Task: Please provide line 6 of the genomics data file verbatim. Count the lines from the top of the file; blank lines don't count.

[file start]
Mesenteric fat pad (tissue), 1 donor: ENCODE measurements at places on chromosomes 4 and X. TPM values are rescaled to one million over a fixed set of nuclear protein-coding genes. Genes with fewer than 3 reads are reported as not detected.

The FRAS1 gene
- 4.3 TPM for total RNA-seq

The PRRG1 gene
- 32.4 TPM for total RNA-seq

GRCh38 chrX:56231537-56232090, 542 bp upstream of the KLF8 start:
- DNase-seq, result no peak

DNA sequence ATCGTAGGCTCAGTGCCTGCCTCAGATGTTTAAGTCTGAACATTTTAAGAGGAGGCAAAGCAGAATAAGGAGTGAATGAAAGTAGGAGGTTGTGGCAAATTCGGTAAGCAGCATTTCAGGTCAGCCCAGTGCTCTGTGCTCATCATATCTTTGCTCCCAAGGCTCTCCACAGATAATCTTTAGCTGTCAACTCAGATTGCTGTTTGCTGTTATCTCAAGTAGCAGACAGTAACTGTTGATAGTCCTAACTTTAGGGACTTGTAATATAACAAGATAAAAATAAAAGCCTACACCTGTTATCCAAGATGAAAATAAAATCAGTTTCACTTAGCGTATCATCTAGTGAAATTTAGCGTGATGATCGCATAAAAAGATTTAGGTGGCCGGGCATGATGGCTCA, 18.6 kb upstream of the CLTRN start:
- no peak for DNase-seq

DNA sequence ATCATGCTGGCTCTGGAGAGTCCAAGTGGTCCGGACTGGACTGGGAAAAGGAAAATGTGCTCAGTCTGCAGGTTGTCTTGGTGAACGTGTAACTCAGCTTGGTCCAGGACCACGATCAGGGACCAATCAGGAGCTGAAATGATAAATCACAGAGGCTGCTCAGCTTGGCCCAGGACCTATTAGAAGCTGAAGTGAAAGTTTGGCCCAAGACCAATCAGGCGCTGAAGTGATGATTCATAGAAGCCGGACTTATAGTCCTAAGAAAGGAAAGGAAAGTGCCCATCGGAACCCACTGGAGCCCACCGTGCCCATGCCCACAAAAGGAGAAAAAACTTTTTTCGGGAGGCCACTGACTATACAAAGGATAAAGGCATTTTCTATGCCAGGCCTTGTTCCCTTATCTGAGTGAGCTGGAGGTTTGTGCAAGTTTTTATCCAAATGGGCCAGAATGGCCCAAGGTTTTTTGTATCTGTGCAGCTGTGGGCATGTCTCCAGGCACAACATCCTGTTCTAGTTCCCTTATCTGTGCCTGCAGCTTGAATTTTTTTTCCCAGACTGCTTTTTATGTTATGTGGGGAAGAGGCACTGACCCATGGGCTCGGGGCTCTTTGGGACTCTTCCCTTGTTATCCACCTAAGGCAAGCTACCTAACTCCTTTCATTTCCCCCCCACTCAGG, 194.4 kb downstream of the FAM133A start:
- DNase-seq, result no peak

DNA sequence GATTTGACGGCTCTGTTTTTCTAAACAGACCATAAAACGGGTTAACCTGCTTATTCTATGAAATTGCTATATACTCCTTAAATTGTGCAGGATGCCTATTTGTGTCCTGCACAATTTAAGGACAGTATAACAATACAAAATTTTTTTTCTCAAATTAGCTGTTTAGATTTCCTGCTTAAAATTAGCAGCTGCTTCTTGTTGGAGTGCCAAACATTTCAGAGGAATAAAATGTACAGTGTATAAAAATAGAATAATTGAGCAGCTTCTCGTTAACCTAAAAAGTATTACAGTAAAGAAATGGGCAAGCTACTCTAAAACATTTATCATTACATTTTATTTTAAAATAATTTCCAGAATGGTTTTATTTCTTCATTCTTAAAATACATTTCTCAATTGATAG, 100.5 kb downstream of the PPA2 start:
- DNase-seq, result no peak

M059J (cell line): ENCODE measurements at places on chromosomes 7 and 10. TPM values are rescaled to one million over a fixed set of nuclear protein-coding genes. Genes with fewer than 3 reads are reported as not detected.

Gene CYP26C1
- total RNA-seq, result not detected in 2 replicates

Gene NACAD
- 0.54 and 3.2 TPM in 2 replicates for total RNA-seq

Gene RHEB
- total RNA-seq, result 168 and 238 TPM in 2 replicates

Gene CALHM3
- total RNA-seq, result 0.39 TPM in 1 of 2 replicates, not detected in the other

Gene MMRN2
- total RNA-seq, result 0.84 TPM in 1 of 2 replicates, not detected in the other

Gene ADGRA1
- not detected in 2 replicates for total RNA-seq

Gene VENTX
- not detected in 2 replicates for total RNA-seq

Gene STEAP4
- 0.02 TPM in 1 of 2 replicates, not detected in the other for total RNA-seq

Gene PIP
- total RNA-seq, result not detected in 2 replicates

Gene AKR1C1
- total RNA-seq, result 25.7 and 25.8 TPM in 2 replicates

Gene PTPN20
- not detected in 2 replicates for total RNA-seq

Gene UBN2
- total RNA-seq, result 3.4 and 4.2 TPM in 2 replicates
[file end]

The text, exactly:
GRCh38 chrX:56231537-56232090, 542 bp upstream of the KLF8 start: